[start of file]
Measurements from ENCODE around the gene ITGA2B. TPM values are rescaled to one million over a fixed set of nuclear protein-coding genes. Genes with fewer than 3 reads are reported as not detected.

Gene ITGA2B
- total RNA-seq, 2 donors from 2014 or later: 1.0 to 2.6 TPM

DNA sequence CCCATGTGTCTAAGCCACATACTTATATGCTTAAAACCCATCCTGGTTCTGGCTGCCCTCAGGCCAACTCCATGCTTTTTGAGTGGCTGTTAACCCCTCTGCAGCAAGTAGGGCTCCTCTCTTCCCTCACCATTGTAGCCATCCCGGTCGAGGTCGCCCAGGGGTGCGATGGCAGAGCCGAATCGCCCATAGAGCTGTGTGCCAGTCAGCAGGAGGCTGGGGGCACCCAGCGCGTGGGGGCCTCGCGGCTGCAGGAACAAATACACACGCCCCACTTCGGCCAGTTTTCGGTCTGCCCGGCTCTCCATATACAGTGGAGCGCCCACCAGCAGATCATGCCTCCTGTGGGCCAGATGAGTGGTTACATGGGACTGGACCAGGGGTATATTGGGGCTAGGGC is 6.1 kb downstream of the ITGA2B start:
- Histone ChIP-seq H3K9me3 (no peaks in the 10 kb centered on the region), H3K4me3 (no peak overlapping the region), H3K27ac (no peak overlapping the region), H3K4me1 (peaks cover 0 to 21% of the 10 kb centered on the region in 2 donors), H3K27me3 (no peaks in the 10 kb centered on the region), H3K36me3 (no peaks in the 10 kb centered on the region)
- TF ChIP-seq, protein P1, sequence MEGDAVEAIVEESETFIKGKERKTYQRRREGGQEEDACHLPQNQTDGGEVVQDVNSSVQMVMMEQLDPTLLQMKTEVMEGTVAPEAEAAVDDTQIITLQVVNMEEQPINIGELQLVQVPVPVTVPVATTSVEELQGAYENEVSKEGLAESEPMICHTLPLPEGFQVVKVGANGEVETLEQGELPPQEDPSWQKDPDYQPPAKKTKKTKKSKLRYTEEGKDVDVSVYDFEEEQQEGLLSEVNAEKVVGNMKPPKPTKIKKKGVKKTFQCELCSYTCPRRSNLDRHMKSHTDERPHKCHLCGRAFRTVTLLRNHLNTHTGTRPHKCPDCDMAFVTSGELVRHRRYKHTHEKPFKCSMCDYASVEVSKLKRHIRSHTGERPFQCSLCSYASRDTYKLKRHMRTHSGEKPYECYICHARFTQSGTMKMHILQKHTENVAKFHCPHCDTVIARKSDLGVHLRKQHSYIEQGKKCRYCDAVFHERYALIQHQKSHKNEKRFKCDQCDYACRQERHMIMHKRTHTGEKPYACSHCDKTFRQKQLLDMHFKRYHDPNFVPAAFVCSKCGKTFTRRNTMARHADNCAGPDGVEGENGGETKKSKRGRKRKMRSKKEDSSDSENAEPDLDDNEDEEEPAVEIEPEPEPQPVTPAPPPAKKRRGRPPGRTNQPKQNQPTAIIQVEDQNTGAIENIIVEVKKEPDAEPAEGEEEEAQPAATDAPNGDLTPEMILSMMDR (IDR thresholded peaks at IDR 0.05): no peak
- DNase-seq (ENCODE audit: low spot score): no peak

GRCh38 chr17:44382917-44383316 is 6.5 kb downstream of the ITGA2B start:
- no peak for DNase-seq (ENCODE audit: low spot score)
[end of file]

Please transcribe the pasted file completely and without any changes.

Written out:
Measurements from ENCODE around the gene ITGA2B. TPM values are rescaled to one million over a fixed set of nuclear protein-coding genes. Genes with fewer than 3 reads are reported as not detected.

Gene ITGA2B
- total RNA-seq, 2 donors from 2014 or later: 1.0 to 2.6 TPM

DNA sequence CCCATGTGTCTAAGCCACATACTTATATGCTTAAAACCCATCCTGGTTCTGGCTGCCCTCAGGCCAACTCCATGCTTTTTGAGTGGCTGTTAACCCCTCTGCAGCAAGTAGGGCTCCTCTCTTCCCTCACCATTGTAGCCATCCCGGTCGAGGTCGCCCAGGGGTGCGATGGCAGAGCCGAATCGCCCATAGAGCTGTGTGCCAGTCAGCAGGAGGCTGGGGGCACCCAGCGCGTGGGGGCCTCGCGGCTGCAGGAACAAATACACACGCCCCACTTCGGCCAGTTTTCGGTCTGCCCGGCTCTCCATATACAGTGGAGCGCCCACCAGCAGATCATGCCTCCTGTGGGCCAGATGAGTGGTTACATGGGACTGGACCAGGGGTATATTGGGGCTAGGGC is 6.1 kb downstream of the ITGA2B start:
- Histone ChIP-seq H3K9me3 (no peaks in the 10 kb centered on the region), H3K4me3 (no peak overlapping the region), H3K27ac (no peak overlapping the region), H3K4me1 (peaks cover 0 to 21% of the 10 kb centered on the region in 2 donors), H3K27me3 (no peaks in the 10 kb centered on the region), H3K36me3 (no peaks in the 10 kb centered on the region)
- TF ChIP-seq, protein P1, sequence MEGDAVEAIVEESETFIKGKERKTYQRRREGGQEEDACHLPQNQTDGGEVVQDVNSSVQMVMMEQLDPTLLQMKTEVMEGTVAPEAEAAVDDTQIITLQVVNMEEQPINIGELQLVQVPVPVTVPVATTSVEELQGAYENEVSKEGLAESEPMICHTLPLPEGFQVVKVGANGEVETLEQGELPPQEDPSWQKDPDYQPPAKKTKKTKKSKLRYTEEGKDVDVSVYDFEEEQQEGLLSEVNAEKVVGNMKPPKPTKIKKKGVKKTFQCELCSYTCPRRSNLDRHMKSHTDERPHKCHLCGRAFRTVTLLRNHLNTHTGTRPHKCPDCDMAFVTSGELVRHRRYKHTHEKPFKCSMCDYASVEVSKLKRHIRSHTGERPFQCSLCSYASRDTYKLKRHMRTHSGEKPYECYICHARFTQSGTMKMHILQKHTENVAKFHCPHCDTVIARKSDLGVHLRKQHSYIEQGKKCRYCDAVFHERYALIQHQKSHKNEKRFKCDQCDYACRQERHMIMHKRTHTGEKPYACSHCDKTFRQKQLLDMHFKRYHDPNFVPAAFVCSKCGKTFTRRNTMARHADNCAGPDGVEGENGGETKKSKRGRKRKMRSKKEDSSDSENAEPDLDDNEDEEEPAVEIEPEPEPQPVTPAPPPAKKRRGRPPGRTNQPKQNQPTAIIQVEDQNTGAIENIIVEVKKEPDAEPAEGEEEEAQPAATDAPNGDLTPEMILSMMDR (IDR thresholded peaks at IDR 0.05): no peak
- DNase-seq (ENCODE audit: low spot score): no peak

GRCh38 chr17:44382917-44383316 is 6.5 kb downstream of the ITGA2B start:
- no peak for DNase-seq (ENCODE audit: low spot score)